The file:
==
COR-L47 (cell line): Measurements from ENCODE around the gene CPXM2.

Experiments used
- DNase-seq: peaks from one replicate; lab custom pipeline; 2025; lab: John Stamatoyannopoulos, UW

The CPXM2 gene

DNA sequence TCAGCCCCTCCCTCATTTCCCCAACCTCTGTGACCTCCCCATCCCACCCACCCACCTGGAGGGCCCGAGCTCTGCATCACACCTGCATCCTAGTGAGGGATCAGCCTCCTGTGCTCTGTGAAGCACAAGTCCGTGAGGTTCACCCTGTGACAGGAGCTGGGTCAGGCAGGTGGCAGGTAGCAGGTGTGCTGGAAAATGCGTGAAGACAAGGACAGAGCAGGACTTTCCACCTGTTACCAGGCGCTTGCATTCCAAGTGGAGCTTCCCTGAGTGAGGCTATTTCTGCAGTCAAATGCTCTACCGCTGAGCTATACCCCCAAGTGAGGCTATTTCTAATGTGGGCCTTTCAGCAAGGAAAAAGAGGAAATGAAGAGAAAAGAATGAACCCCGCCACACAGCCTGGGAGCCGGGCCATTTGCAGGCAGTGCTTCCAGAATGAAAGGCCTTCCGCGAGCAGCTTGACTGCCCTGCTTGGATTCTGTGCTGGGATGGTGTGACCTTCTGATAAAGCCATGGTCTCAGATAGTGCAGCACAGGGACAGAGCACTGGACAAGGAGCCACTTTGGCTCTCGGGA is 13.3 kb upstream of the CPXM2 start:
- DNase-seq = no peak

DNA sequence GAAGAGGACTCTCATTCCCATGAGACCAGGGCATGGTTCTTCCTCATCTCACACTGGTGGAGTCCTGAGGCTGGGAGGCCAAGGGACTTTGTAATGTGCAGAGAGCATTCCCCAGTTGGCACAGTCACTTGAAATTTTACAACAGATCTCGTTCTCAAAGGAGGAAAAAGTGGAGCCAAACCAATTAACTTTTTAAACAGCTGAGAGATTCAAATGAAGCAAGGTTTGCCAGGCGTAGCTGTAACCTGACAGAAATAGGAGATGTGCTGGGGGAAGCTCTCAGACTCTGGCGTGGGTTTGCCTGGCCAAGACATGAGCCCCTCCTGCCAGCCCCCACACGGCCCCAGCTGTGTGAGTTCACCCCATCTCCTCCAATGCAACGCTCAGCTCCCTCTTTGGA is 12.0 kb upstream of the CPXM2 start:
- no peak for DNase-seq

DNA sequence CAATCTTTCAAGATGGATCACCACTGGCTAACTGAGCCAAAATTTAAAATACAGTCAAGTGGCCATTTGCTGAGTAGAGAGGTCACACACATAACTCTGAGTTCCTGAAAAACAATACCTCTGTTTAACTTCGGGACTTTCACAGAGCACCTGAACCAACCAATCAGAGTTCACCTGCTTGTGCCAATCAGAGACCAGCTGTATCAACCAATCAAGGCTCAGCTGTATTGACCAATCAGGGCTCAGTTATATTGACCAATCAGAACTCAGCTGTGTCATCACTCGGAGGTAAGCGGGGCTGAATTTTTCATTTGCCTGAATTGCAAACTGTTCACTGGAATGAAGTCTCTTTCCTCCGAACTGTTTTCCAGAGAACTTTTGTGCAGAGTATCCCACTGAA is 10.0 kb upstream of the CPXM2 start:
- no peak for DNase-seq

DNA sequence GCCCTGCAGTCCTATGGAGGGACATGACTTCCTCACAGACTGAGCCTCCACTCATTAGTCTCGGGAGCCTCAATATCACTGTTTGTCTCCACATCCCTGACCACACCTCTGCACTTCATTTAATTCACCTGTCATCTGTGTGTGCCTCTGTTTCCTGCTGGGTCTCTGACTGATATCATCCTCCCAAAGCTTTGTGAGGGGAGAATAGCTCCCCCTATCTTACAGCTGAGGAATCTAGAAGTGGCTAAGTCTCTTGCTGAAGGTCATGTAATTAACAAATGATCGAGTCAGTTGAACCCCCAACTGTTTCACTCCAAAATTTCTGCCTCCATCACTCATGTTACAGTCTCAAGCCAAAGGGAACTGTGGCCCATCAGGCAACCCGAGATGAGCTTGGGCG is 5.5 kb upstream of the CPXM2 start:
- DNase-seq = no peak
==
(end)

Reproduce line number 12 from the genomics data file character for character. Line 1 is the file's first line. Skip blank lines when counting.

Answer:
- DNase-seq = no peak